One of the most common questions archery professionals hear when people are buying new arrows is, “How long should my arrows be for my compound bow?” While it seems like it should have a simple answer, there are a few factors that go into what your arrow length is.
For an optimal arrow setup that allows you to tune your arrows easily, you need to know if you are using your arrows primarily for hunting or target shooting. You need to know your draw length. You need to know if you want heavy or light arrows. You also need to know how your arrow rest is mounted on your bow and what type you are using. Then, you also need to know what type of broadhead you plan to use. All of these factors play into selecting the right arrow length for your compound bow and I will go through them all below.
How to Measure Arrow Length
Arrow length is measured by measuring the distance from the groove in the nock where the bowstring rests (throat of the nock) to the end of the arrow shaft where the broadhead is inserted. This is measured in inches and does not include the length of the broadhead. This is the standard set by the Archery Trade Association (ATA). See the picture below.
Short vs. Long Arrows
Some archers want to have the shortest arrows possible because they want to optimize the speed of the arrow while other bow hunters want longer, heavier arrows that maximize the kinetic energy and penetration capabilities of the arrow. When you change the length of the arrow, you can also change the spine deflection required for your specific bow setup.
Shorter arrow setups are excellent for target and 3-D shooting or even if you like to use mechanical or expandable broadheads (see below) for hunting. The shorter arrows can be set up to be lighter and faster, thus optimized for targets or hunting. Your arrow length should be set to your draw length or minus one inch if this is your goal. For example, if your draw length is 27 inches, have your arrows cut to either 27″ or 26 inches. Make sure you know how your arrow rest is mounted before deciding. See below.
The shorter the arrow, the stiffer the spine must be. For example, if you have a 28-inch draw length, are shooting a 65-pound draw weight, and want a 29-inch arrow; then you are most likely shooting a .330-370 spine deflection (depending on your bow’s IBO Speed). If you drop this an inch to a 28-inch arrow, the spine deflection could require a .380 to .420 range depending on the arrow you are buying. If you lower or raise your draw weight, this could affect it too.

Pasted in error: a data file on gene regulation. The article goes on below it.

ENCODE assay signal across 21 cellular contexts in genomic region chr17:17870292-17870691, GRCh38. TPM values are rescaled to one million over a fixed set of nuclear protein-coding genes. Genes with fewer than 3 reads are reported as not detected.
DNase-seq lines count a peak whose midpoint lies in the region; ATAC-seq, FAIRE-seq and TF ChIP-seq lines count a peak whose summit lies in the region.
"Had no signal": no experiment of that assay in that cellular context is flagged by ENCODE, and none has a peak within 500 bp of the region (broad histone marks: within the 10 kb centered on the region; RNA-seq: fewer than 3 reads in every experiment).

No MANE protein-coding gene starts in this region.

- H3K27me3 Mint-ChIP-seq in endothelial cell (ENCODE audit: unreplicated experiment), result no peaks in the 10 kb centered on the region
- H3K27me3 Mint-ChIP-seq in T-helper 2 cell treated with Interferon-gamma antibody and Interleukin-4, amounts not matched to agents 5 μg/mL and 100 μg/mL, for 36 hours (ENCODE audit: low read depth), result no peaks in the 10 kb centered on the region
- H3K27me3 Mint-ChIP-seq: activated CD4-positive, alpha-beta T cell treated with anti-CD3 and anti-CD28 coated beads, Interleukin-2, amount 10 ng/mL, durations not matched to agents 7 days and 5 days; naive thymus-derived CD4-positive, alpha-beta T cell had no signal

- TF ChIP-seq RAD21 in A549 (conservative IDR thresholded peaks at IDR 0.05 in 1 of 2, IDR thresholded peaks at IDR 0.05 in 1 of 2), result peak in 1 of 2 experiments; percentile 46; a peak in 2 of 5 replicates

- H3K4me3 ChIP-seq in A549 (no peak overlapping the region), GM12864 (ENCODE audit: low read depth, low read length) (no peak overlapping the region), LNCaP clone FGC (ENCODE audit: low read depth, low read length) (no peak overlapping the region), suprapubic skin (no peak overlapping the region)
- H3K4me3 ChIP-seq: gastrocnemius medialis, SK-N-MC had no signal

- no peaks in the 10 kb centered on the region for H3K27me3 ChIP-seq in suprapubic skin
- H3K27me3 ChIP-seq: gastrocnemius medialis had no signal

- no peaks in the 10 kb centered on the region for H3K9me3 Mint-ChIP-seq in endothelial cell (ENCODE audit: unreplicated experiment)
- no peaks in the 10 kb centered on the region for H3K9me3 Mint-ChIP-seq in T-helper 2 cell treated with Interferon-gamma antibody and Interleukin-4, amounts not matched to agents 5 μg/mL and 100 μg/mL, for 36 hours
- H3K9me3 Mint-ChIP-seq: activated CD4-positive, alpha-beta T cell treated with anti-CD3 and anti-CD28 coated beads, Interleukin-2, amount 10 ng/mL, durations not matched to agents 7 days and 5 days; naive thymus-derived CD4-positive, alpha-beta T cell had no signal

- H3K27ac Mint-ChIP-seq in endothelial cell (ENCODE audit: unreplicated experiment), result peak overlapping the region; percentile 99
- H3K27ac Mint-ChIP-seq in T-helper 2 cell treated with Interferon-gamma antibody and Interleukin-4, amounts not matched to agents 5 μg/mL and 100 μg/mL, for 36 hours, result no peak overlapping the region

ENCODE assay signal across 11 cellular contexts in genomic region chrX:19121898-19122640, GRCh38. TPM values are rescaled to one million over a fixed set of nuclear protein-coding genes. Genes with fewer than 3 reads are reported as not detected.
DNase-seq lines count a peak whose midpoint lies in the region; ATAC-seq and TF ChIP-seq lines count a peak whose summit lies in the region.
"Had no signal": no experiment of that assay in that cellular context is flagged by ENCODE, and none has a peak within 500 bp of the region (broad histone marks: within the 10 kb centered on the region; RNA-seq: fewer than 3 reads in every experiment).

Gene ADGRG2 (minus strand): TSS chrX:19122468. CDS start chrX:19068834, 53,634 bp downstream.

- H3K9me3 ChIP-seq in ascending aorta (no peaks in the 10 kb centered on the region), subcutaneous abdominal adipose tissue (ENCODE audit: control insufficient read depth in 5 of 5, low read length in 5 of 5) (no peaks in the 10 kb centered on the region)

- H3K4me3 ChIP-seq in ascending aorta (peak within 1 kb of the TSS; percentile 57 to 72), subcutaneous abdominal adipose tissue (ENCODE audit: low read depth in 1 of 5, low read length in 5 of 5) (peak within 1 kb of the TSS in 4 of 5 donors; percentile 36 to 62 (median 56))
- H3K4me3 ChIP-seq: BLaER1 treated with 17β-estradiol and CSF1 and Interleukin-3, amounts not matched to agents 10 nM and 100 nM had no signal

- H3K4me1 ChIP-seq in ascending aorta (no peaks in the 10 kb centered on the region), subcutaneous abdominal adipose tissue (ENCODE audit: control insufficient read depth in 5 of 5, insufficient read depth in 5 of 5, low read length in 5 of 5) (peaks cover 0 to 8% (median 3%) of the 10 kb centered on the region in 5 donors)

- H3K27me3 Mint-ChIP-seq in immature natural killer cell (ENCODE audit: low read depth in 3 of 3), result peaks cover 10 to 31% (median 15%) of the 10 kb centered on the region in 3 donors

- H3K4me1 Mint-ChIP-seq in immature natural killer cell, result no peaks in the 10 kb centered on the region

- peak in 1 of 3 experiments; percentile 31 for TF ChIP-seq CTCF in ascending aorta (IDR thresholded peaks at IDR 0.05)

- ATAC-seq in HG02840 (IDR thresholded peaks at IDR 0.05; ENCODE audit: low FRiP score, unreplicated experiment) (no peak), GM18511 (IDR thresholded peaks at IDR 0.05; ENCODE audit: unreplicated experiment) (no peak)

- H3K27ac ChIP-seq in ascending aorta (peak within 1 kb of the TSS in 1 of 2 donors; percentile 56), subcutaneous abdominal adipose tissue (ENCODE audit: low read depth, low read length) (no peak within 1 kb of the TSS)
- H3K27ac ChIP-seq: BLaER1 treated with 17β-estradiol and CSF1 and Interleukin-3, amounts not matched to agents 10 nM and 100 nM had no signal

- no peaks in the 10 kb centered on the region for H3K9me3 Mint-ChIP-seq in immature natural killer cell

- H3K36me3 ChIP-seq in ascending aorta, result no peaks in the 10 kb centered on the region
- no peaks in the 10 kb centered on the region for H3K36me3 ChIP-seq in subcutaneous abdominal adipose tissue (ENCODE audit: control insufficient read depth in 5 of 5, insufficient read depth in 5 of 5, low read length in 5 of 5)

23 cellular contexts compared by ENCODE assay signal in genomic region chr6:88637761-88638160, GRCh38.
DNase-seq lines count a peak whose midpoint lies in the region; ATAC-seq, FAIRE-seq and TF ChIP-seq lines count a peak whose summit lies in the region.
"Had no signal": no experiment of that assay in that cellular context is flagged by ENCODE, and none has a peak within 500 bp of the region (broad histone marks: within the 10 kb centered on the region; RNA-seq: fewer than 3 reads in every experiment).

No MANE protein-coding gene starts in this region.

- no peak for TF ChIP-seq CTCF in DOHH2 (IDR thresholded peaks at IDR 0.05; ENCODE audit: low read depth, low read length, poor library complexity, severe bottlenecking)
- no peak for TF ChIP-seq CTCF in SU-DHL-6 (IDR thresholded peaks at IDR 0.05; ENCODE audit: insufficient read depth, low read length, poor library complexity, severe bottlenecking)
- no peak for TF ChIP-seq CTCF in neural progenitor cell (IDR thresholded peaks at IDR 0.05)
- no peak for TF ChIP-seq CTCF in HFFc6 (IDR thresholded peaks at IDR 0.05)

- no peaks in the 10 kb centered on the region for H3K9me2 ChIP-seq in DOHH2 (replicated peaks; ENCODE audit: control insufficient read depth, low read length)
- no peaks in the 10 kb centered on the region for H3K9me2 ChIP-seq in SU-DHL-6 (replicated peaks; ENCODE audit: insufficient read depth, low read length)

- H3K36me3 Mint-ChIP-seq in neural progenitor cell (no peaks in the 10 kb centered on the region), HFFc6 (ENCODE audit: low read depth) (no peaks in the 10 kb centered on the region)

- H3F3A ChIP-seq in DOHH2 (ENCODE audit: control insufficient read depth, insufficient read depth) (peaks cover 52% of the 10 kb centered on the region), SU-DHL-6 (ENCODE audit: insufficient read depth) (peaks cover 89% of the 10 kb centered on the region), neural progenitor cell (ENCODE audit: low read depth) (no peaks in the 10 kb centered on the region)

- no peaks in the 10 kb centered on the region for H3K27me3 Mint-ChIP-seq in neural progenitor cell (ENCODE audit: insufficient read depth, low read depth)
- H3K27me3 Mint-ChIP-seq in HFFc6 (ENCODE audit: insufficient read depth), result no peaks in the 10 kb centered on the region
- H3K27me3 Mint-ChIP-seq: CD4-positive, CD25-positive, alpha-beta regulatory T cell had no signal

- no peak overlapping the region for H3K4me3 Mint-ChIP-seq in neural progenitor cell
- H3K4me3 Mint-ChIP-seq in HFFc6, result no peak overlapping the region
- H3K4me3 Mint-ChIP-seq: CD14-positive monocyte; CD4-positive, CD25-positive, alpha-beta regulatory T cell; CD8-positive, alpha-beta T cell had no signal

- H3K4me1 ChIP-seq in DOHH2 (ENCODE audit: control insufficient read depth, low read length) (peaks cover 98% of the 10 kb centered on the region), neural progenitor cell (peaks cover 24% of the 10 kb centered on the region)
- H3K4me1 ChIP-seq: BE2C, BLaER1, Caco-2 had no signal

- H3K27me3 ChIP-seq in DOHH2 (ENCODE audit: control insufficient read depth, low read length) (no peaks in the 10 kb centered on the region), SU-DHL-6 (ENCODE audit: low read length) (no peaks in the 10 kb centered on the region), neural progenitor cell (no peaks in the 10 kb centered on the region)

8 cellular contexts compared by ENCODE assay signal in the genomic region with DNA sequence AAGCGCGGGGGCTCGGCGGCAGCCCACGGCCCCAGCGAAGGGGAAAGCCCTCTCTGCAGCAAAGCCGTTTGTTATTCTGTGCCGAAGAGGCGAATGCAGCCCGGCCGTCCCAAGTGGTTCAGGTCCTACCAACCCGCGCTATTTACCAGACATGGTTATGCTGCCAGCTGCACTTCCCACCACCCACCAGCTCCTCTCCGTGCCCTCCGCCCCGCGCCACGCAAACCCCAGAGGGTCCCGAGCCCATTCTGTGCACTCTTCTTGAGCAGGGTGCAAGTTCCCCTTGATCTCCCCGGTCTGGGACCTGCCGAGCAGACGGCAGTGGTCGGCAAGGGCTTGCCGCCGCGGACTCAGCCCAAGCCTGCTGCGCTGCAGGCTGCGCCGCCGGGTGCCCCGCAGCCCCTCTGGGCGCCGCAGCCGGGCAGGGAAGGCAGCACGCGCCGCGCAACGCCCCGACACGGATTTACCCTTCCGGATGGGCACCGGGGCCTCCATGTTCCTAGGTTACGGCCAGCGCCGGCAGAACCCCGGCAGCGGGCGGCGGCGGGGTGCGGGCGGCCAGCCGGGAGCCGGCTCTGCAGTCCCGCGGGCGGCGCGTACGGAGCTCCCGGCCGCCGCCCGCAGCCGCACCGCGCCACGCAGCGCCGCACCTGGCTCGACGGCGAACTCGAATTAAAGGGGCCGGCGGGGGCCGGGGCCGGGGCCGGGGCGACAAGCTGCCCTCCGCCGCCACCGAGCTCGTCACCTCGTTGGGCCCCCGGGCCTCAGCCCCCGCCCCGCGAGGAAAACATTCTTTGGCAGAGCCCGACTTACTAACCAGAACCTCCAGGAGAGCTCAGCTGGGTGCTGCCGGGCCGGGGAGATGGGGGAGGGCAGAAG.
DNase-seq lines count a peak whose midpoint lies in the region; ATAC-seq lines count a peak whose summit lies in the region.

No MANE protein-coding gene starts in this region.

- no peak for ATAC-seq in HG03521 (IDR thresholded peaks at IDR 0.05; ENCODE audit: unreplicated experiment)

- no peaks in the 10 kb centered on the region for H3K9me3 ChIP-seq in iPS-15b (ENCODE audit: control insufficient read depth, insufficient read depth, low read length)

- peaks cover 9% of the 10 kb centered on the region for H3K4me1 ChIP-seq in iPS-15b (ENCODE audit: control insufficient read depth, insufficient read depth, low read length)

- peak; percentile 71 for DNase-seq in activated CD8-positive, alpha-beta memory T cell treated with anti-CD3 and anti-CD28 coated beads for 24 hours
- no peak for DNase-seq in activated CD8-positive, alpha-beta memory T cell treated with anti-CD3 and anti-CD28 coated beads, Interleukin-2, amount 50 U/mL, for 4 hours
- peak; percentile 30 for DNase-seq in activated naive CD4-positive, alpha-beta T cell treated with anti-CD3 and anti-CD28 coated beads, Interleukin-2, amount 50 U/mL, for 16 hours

A longer arrow can be heavier than a short arrow, but this depends on the make and model you are buying. If you are worried about arrow weight or want to maximize arrow weight, make sure you check out our arrow weight calculator here. A longer arrow (draw length plus one inch) helps minimize issues with your arrow rest and broadhead and can make tuning easier.
Arrow Rests and Broadheads
The type of arrow rest you use can affect arrow length due to the type or mounting placement of the rest. It is recommended that when at full draw, your arrow extends past your arrow rest at least one inch (for safety). If you are using a whisker biscuit this is easy to manage, especially when using field points or mechanical broadheads.
If you use a large fixed blade or single bevel style cut on contact broadheads, you may find you don’t have enough room for it to clear your rest. This is why drop-away rests are recommended when using these types of broadheads. You also need to make sure that the broadheads you plan on using have enough room between them and the riser of the bow when shooting. If not, you may need to lengthen your arrow by another inch or change the mounting of your rest to a different position.
*Note: Remember that if you change the weight of your broadhead that it can change the flight of your arrow and its spine deflection too. Always ensure the weight and length of your arrows are within range so you don’t have an arrow come apart while shooting. Make sure to understand the limitations of the arrows you purchase by monitoring the vendor’s spine charts and other resources.
Now you should have a better understanding of what your arrow length should be. I highly recommend learning the arrow buying process and knowing the spine deflection, the type of arrow, arrow weight, and broadhead before cutting to length. Luckily there are arrow vendors out there that can figure this out for you like Vector Custom Shop and Sirius Archery.
As always, I always recommend going to your local archery shop and talking to your local archery professional for help when looking for answers to questions like this. Every situation is different and they can focus on your unique situation.
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